For instance, Indigenous Americans have always planted more than one crop together, a practice known as intercropping. The methodology involves a synergy in which each plant complements another’s needs, improving their health and growth collectively. The Iroquois in the Northeast, for example, cultivated corn, beans, and squash together so that the corn stalks served as a natural trellis for the beans to grow on. The beans captured and deposited nitrogen into the soil, and the squash vines created a natural ground cover, helping maintain soil moisture and preventing weeds.
“To be connected is to walk in beauty.” – Spirit Farm, Navajo Nation New Mexico
Spirit Farm is a demonstration farm started specifically for natives in one of the poorest counties in the United States: McKinley County, New Mexico. Spirit Farm was developed using Indigenous Regenerative Intelligence. It uses only natural practices including microbiological composting, to heal the high desert southwestern soil and reclaim traditional farming and establish resiliency in the Navajo way of life.
By considering crops and trees as soil-beneficial entities, traditional practices create a holistic and spiritual approach to land management and productivity.
4: Intentional Grazing
Another soil beneficial regenerative practice is the technique of rotating lands for grazing. When eaten, grass grows back fuller sequestering more carbon from the atmosphere. This knowledge allows farmers to choose feasting lands for their livestock carefully. The vegetation gets time to grow back, develop stronger, with longer root systems that enrich the soil, improve water retention, and increase carbon and nutrition in the ground.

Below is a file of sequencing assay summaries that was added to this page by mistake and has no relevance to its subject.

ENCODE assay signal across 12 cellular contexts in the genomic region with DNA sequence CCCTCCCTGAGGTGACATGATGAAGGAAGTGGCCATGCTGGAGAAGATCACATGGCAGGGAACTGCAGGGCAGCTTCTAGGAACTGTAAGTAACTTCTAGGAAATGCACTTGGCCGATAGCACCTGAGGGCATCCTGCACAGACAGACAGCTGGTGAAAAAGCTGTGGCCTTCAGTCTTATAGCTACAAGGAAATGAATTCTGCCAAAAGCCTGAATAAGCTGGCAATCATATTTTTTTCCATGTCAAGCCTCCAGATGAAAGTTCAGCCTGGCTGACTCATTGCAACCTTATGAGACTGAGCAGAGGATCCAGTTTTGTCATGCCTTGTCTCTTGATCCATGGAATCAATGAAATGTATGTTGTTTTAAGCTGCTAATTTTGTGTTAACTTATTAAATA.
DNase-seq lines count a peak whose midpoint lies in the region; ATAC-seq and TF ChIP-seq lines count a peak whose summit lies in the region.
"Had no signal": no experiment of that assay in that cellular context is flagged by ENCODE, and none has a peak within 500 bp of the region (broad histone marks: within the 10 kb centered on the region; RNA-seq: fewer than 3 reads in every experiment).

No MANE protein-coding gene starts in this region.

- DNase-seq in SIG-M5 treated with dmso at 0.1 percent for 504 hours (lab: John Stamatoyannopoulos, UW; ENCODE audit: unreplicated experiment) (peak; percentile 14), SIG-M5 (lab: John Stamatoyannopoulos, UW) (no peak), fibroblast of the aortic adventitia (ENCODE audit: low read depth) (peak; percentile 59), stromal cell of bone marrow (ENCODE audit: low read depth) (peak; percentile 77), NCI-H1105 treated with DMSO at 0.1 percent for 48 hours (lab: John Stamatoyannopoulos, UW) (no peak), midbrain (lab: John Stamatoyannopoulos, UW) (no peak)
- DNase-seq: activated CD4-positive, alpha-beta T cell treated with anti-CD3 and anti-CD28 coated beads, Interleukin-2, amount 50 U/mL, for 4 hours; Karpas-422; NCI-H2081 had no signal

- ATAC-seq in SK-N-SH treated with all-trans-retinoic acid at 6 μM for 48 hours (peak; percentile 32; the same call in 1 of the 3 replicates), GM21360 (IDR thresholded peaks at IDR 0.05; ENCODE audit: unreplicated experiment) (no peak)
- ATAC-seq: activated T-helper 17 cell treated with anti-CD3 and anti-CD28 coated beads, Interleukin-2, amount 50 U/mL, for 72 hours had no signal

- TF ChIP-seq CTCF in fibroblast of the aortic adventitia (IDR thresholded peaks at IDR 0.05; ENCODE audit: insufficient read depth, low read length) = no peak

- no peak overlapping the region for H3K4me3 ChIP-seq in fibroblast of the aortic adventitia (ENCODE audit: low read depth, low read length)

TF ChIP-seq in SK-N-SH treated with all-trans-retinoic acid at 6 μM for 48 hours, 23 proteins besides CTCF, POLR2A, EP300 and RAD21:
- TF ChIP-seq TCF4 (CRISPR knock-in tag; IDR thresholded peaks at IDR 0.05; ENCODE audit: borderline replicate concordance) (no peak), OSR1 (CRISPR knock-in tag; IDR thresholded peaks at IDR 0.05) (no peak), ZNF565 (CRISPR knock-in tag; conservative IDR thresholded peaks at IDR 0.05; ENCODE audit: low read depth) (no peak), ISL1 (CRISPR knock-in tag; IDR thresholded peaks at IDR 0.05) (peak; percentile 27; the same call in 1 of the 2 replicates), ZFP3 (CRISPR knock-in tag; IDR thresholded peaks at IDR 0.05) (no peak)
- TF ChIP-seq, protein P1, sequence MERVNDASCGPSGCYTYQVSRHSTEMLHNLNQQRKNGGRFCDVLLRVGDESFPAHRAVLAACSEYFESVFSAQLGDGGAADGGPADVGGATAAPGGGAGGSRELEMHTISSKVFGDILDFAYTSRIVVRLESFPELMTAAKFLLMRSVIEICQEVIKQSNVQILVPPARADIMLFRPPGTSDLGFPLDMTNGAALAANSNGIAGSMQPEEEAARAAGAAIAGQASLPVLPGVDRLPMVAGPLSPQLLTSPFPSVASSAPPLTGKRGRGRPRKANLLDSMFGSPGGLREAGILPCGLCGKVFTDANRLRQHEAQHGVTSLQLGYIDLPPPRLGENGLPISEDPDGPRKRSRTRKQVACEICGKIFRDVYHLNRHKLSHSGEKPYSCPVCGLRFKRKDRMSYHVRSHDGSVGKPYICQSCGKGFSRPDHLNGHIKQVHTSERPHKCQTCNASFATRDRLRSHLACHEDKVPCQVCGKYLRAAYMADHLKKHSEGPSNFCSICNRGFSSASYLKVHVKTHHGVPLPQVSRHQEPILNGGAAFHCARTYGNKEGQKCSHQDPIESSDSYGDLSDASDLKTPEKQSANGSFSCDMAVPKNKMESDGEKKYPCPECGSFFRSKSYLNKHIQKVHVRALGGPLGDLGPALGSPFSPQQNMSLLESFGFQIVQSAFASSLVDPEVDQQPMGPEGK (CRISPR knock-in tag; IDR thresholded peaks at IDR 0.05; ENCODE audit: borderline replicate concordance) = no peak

Why Regenerative Agriculture?
By serving the soil, regenerative agriculture techniques pull carbon dioxide out of the atmosphere, where it is harmful, and deposit it into the soil, where it is beneficial, thus effectively solving the climate crisis (which is essentially a human-made carbon imbalance). The time to merely decrease greenhouse gas emissions has passed; regenerative agriculture eliminates greenhouse gasses by using the land itself.
By investing in the soil, regenerative agriculturists help make food more nutritious, fiber beneficial for the climate, and the land more biodiverse.
The need of the hour is conscious decision-making. To buy produce that enables life, as opposed to harming it. Choosing to grow our own food, purchasing locally and seasonally produced food, and consuming soil-beneficial products such as those made with natural fiber and natural materials are decisions that when compounded, can create a massive impact quickly.
To learn more about how James and Joyce Skeet of Spirit Farm, New Mexico are promoting Regenerative Indigenous Intelligence click on the link below. The entire six part Sacred Stone series can be found on their youtube channel.
1. Jalshakti, & Bhadsavle, C. H. (2018). SUCCESS STORY SAGUNA RICE TECHNIQUE – SRT. http://jalshakti-dowr.gov.in/sites/default/files/SRT_Success_Story_2018.pdf
2. Regeneration International. (2019, May 9). New Project in Carbon Farming Launched in India. https://regenerationinternational.org/2019/05/09/new-project-in-carbon-farming-launched-in-india/
3. Inside Navdanya Farm – Regenerative Agriculture Gathering. (2018, November 14). Seed Freedom. https://seedfreedom.info/regenerative-agriculture-gathering/
4. Video Manual. (2020, September 21). SHIVANSH FARMING. http://shivanshfarming.com/video-manual/
5. Covenant Pathways. (2020, December 14). Native American Agriculture | Regenerative Farming. https://www.covenantpathways.org/
6. https://www.covenantpathways.org/spirit-farm/. (2020). Covenant Pathways. https://www.covenantpathways.org/spirit-farm/
7. The Indigenous Origins of Regenerative Agriculture. (2020, October 12). National Farmers Union. https://nfu.org/2020/10/12/the-indigenous-origins-of-regenerative-agriculture/